11. Track it. Any price increase needs to be carefully tracked to see if it's working for your business' profitability. So, build in some performance transparency. That should include key financial figures – total sales revenue and volume of sales being two obvious metrics to track – but also customer feedback. Consider how people are responding to the changes you've made.  


• Increasing prices isn't a silver bullet for dealing with rising costs and inflation – it should be one element of a multifaceted approach. 

• Use all the information at your disposal when it comes to setting new prices – including competitor research, pricing strategies and crunching the numbers so that you know which products in your portfolio will really shift the needle. 

• Coming up with a clear communication plan and a logical timeline is crucial. That applies to both your customers and the rest of your team.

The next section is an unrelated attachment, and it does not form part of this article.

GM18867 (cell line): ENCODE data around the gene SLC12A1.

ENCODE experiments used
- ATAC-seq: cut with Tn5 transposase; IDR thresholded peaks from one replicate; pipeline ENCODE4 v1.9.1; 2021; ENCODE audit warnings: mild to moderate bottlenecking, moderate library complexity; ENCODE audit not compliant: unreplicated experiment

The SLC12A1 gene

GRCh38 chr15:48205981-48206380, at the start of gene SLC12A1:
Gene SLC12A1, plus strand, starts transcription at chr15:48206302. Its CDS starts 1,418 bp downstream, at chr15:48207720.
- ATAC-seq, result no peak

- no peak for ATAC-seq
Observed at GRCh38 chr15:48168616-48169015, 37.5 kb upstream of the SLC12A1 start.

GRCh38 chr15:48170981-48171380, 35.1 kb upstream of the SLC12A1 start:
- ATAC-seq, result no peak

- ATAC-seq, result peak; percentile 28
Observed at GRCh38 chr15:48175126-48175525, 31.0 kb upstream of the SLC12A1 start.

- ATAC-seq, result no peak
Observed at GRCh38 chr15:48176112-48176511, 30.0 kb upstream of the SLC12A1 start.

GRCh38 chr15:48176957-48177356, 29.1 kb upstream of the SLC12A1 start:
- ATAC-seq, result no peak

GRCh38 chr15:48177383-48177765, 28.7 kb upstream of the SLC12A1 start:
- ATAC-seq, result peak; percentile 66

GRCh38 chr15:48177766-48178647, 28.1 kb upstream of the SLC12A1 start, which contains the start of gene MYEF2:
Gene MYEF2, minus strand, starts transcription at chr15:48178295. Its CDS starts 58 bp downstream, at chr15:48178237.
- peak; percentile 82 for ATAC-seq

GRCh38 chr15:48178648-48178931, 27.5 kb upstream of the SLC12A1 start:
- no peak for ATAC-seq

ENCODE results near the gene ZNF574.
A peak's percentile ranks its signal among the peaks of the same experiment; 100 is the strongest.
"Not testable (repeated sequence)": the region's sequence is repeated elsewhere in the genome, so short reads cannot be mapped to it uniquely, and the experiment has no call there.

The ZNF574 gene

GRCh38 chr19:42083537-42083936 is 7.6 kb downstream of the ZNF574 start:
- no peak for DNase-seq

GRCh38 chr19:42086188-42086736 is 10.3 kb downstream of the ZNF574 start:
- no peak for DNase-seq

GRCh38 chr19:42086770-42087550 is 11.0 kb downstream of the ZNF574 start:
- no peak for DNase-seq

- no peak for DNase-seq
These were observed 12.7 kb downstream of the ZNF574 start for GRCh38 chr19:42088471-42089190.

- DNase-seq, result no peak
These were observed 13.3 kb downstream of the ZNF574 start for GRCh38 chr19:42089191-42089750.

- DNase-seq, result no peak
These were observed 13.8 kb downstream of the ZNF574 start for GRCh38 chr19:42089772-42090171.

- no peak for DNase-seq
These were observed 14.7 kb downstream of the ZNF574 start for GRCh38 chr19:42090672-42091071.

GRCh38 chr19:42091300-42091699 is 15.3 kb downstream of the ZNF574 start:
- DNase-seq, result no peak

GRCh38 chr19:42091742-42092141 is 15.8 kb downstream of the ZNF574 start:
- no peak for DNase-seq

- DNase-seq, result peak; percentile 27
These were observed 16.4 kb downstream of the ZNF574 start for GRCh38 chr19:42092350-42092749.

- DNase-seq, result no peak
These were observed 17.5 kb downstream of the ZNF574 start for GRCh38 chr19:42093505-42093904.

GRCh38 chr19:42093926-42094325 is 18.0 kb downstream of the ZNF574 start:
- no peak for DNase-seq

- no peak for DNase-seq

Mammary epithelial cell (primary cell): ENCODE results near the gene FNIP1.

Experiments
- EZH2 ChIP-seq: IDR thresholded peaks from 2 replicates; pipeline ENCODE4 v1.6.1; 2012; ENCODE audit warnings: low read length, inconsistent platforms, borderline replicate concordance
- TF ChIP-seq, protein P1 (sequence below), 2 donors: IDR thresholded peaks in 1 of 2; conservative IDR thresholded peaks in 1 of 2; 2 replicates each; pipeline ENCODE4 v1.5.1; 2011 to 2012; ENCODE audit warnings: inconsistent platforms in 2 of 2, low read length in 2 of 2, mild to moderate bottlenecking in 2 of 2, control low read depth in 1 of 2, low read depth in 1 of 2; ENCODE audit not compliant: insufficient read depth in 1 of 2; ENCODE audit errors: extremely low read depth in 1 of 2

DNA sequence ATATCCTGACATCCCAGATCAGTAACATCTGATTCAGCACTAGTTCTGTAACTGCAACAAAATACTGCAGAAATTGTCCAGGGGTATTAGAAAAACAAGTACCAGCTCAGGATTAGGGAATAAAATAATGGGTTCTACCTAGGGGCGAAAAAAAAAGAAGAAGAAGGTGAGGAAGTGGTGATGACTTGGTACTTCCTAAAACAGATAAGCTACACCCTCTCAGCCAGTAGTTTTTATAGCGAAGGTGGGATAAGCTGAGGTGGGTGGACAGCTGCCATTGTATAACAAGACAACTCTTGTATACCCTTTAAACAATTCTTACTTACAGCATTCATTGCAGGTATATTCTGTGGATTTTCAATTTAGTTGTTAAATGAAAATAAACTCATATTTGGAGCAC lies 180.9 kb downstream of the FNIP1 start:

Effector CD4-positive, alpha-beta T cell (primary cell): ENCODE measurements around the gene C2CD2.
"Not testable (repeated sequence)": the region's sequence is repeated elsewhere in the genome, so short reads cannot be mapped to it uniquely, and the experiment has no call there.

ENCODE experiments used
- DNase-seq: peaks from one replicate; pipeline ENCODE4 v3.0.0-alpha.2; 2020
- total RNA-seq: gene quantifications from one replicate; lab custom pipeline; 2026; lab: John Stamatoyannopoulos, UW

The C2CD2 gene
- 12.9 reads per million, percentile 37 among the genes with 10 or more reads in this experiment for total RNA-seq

Level up 

Perspective. In this piece for the Harvard Business Review, marketing expertUtpal Dholakia explains why telling customers is so important when you increase prices – and three research-backed ways to do it.

Example. This article in TIME magazine shows how a range of small businesses have found creative ways to communicate a price hike to their customers – and have seen business thrive as a result. 

Tool. There's a host of financial-planning software that you can use for estimating what a price hike will do to your profitability. Causal is an excellent business-planning tool, and Freshsales is great for beginners.

A version of this article was published in the Courier Workshop newsletter. For more deep dives into essential business concepts, sign up here.